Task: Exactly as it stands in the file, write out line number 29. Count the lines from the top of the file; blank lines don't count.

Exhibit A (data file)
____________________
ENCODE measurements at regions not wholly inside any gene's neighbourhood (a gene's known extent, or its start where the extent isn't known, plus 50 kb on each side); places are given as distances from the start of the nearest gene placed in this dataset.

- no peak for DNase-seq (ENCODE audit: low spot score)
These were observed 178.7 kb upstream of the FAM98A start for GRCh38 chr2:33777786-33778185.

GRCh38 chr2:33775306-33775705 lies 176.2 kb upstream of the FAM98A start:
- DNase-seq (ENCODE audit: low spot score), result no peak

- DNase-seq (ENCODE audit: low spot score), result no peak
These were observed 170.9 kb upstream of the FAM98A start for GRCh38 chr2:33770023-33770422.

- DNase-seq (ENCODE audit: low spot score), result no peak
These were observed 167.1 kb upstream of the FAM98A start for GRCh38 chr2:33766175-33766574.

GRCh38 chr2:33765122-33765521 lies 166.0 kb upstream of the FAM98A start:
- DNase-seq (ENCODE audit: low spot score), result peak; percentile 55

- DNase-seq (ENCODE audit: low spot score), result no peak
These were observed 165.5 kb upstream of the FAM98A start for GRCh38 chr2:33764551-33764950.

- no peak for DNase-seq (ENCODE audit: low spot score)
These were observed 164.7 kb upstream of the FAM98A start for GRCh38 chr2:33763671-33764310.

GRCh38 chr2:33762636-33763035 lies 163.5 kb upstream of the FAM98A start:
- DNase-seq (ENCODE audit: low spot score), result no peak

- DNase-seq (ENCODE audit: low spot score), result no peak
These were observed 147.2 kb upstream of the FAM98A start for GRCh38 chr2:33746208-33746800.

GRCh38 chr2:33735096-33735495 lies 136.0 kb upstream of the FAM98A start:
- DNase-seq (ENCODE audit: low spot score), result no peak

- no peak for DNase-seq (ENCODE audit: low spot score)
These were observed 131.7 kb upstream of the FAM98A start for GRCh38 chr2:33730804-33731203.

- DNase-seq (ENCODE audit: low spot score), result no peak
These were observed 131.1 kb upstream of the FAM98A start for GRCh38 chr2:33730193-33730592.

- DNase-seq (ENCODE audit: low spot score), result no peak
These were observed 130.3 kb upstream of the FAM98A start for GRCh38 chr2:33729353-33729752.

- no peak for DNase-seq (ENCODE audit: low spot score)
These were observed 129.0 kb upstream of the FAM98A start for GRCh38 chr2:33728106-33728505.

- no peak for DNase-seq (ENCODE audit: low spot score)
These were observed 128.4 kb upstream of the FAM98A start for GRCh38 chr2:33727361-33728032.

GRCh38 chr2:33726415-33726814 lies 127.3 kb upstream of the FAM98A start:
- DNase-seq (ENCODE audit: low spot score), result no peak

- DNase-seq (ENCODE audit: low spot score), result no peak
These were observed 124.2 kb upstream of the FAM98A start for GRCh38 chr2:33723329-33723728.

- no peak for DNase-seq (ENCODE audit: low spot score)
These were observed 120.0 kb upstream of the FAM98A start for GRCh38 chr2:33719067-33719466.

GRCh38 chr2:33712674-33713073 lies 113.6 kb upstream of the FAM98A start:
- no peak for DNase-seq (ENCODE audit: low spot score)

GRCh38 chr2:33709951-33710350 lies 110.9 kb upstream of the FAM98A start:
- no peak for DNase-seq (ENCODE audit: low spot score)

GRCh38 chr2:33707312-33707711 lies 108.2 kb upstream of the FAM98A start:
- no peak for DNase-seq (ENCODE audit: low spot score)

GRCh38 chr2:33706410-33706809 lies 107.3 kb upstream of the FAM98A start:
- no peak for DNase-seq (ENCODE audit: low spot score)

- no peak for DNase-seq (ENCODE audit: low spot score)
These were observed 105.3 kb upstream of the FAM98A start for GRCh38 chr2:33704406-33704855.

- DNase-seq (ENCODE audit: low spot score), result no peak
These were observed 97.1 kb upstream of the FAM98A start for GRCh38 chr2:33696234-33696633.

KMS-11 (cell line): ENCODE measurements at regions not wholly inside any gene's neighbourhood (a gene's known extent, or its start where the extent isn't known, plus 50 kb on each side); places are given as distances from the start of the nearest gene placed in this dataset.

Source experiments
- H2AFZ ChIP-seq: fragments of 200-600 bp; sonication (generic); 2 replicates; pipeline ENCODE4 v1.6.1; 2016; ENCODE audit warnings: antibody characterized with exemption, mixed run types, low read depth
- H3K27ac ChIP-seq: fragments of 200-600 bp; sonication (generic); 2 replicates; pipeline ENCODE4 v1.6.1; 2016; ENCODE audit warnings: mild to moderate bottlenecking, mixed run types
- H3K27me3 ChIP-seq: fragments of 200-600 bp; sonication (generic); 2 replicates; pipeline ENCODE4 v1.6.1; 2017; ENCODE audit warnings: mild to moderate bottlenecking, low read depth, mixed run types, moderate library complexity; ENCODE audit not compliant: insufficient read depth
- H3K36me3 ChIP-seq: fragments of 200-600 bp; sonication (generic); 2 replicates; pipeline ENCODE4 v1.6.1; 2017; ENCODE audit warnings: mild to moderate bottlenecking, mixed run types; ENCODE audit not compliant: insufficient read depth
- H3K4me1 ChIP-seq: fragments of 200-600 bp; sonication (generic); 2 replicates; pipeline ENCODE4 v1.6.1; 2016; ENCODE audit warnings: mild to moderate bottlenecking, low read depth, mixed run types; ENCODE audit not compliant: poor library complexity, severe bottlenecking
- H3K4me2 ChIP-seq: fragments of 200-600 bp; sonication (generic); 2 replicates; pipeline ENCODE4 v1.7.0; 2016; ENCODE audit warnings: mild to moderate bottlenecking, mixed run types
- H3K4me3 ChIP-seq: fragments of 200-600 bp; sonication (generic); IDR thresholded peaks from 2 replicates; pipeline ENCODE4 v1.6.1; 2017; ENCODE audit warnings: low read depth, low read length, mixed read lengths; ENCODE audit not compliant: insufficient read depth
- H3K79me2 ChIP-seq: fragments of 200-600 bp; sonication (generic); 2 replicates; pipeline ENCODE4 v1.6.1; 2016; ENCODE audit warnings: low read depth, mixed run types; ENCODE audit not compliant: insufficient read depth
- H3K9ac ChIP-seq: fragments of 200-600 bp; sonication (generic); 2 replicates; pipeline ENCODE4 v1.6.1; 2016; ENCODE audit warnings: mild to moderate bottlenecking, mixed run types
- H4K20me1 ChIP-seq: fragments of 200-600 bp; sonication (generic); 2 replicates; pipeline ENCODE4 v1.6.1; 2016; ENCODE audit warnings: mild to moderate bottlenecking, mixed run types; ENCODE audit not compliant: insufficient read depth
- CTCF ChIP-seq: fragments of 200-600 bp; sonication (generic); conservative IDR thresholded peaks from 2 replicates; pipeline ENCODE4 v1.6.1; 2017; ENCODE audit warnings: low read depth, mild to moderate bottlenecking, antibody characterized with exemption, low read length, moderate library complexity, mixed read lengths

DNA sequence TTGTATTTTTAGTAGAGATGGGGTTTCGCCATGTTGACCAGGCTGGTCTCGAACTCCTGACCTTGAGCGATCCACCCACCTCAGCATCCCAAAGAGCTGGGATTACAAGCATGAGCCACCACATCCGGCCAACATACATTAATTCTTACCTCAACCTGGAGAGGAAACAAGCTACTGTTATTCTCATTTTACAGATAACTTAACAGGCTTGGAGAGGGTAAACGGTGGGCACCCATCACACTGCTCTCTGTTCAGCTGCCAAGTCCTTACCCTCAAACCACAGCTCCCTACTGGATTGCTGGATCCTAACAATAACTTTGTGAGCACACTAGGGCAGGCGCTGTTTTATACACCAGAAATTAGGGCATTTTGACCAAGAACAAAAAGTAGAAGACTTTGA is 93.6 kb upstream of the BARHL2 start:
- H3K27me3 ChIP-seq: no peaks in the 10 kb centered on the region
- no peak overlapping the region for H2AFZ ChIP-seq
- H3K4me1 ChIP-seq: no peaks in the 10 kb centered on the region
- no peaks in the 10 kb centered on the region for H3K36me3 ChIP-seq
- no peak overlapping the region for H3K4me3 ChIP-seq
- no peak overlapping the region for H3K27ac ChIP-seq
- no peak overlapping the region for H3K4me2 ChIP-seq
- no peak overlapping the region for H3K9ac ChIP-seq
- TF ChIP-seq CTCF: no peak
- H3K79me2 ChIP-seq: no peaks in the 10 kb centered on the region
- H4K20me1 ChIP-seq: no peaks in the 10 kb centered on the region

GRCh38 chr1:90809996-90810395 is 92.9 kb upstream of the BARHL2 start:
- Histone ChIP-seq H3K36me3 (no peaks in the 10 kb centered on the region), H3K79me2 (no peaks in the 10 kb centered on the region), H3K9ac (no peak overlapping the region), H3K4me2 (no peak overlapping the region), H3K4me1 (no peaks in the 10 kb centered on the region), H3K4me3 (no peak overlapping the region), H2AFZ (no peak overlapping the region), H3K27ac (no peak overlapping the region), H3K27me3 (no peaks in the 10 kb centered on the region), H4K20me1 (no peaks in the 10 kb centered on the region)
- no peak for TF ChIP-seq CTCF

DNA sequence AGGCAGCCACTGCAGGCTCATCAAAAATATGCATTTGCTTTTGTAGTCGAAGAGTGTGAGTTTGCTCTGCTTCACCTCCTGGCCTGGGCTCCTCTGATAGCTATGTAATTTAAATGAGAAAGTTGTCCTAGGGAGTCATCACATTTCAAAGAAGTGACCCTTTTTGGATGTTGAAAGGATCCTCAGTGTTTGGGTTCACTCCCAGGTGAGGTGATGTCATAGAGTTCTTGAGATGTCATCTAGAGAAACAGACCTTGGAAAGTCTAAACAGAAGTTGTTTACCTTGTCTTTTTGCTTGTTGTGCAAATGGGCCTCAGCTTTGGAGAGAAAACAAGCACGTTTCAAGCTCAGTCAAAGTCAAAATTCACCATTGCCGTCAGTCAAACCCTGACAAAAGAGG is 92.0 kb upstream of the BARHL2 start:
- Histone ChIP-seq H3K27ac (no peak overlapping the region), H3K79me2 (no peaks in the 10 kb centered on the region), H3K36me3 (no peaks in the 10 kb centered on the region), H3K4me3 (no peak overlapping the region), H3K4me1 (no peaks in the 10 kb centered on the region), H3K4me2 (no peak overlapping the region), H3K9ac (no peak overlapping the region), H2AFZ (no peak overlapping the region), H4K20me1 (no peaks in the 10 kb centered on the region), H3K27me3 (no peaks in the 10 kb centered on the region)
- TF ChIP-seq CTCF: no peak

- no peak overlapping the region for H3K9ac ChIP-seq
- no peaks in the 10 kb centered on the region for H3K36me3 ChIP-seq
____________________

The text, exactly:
These were observed 129.0 kb upstream of the FAM98A start for GRCh38 chr2:33728106-33728505.